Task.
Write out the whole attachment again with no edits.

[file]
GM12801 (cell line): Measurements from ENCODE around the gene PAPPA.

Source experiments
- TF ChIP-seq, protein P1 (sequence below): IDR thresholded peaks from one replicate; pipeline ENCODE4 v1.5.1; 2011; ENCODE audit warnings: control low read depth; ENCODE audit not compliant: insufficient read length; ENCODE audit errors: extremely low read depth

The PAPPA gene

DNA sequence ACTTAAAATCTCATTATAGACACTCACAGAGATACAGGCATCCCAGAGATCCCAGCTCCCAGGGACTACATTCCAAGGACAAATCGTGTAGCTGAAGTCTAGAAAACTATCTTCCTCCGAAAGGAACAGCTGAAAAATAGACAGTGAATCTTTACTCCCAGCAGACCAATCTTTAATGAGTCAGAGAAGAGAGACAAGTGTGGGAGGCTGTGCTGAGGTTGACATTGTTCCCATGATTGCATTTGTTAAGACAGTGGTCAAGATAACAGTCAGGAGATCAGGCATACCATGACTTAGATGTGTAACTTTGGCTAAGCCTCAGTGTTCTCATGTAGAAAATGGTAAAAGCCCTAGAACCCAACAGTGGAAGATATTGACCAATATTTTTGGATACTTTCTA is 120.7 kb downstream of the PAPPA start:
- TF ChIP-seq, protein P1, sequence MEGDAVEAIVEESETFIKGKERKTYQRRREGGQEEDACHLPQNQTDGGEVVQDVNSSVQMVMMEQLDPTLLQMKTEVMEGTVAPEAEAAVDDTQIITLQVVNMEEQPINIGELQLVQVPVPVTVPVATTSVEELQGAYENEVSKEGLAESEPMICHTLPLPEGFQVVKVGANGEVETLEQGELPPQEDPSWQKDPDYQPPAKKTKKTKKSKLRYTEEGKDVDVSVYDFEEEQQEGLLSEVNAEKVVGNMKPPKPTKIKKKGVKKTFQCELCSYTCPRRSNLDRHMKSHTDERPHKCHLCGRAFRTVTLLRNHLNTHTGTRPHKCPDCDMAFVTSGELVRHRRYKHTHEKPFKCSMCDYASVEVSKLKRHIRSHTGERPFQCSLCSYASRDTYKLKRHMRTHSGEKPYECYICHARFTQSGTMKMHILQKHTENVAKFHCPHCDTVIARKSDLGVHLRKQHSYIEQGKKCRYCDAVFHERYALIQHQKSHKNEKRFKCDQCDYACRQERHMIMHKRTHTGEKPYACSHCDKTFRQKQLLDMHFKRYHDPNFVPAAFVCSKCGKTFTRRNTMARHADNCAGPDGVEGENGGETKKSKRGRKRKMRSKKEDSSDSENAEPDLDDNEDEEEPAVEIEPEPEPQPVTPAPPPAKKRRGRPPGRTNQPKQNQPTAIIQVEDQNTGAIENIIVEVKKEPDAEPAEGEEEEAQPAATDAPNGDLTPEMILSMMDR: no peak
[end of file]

GM12801 (cell line): Measurements from ENCODE around the gene PAPPA.

Source experiments
- TF ChIP-seq, protein P1 (sequence below): IDR thresholded peaks from one replicate; pipeline ENCODE4 v1.5.1; 2011; ENCODE audit warnings: control low read depth; ENCODE audit not compliant: insufficient read length; ENCODE audit errors: extremely low read depth

The PAPPA gene

DNA sequence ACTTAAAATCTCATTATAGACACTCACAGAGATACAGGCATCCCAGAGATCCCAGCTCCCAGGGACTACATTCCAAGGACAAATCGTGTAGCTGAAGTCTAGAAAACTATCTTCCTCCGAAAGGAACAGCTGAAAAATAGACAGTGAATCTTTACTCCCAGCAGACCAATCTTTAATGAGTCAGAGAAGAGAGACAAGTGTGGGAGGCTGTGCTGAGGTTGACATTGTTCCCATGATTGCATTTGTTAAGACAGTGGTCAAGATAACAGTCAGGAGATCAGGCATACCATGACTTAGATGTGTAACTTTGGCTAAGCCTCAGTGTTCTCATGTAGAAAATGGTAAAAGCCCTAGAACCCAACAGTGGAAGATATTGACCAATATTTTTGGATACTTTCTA is 120.7 kb downstream of the PAPPA start:
- TF ChIP-seq, protein P1, sequence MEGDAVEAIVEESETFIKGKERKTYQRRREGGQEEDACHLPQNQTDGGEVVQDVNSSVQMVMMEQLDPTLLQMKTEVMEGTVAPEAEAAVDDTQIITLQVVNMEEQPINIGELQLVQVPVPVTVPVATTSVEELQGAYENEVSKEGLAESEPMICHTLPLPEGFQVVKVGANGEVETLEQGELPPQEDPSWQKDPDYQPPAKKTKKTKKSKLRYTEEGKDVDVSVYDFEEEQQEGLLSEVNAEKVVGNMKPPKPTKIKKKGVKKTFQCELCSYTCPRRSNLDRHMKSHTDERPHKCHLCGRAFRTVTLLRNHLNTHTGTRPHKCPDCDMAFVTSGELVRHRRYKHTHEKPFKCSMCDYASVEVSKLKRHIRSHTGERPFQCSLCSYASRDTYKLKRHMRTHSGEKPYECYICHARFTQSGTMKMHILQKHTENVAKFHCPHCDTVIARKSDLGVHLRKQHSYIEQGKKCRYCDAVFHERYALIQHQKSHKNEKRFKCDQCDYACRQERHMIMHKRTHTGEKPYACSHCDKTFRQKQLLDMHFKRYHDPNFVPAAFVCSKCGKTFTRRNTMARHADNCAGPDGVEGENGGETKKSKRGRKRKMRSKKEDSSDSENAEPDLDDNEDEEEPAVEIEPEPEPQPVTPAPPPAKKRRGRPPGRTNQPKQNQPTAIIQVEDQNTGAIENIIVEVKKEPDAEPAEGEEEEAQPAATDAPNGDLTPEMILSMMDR: no peak